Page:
GOP Moves Main Convention Events to Florida

The Republican National Convention will move its marquee events to Jacksonville, Fla., organizers said, ending weeks of uncertainty after President Donald Trump battled with the governor of North Carolina over social distancing precautions that could have limited crowd size, The Wall Street Journal reported.

The task of nominating the party’s candidates for president and vice president will be done in Charlotte, N.C., with a limited number of delegates, but the big convention events—chiefly Trump’s acceptance speech—will shift to Jacksonville, which raced to put together a proposal and overcame concerns about hotel and arena capacity.

The convention will be held Aug. 24-27. It places Trump in the most prized swing state, which has 29 electoral votes and which he narrowly won in 2016.

“Not only does Florida hold a special place in President Trump’s heart as his home state, but it is crucial in the path for victory in 2020,” Republican National Committee Chairwoman Ronna McDaniel said. “We look forward to bringing this great celebration and economic boon to the Sunshine State in just a few short months.”

Jacksonville was one of several cities that showed interest. But the city, which is run by a Republican mayor in a state governed by a Republican ally of Trump, emerged as the front-runner as convention organizers have limited time to contend with logistical, health and security concerns.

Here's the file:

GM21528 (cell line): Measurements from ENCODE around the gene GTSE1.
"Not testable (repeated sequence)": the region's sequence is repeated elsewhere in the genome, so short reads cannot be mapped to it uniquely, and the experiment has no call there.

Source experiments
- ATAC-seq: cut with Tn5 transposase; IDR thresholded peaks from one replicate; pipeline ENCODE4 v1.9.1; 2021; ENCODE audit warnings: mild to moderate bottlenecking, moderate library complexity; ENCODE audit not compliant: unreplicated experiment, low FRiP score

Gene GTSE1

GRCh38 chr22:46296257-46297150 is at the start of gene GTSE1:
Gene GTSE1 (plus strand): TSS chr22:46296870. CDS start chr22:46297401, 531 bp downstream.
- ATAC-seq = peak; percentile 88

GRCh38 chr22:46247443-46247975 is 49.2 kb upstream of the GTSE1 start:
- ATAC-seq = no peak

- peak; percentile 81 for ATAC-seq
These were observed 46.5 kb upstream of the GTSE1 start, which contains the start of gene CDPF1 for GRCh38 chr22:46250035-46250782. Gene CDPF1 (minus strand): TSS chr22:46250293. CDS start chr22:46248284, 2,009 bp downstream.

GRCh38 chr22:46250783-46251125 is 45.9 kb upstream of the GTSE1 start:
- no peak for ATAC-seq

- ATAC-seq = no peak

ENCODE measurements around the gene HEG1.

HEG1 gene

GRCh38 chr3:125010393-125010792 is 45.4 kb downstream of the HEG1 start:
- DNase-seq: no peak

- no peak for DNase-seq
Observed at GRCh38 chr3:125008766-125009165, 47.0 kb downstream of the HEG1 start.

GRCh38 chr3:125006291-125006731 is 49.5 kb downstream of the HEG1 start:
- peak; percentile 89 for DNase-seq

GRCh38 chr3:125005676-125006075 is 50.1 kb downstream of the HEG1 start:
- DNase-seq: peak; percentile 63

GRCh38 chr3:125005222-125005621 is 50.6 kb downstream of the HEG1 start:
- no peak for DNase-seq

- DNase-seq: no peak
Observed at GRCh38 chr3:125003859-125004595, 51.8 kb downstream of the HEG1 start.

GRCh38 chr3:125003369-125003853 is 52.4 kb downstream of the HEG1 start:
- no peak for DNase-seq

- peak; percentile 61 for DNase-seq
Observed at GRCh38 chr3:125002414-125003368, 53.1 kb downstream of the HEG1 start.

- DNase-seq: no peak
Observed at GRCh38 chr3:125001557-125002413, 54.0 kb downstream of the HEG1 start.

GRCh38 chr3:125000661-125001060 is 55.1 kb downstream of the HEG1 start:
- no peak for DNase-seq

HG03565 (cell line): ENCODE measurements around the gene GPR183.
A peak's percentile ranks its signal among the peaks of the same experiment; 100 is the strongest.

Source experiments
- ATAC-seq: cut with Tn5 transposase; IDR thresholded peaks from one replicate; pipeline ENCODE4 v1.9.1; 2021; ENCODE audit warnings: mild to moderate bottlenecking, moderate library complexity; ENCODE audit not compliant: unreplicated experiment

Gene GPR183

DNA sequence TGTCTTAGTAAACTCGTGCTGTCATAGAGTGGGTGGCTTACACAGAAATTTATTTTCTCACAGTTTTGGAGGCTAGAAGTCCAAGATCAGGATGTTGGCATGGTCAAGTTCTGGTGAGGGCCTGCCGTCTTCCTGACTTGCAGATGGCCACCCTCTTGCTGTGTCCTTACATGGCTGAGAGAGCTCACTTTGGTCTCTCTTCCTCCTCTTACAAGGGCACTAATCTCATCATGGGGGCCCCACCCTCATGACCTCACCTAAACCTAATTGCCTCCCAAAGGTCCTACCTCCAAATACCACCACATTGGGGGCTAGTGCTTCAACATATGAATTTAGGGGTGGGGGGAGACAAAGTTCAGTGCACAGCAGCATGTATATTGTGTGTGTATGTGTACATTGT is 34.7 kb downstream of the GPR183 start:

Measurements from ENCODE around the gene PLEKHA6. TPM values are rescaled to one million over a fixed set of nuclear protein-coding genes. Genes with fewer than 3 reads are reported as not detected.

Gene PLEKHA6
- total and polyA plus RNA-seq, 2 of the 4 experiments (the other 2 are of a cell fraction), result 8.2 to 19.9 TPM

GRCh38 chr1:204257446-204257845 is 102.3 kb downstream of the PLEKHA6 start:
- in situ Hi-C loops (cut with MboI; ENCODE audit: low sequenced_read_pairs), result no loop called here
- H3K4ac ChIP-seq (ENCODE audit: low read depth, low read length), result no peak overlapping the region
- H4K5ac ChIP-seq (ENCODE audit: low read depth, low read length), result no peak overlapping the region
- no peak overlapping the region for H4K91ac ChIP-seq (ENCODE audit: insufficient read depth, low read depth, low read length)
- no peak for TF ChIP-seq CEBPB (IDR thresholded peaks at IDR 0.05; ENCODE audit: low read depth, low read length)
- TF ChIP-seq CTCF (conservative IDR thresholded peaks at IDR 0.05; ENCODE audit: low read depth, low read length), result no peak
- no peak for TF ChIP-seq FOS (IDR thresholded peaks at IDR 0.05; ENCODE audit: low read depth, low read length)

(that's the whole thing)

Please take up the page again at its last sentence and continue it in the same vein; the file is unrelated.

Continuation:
Plans for the Democratic Party convention are somewhat in flux. It was set for July in Milwaukee then pushed to August. The party says the location won’t change, but it is unclear how many people will attend.

“We will follow the science and we will not abandon Milwaukee, as did this president in North Carolina,” Democratic National Committee Chairman Tom Perez said Wednesday.

In Florida, Trump is likely to get the unalloyed celebration he wants. Gov. Ron DeSantis is close with the President and has been pushing to restart the state’s battered economy. Permitting and other details came together quickly under Mayor Lenny Curry, a former state GOP chairman who avidly lobbied for the convention, the Journal added.

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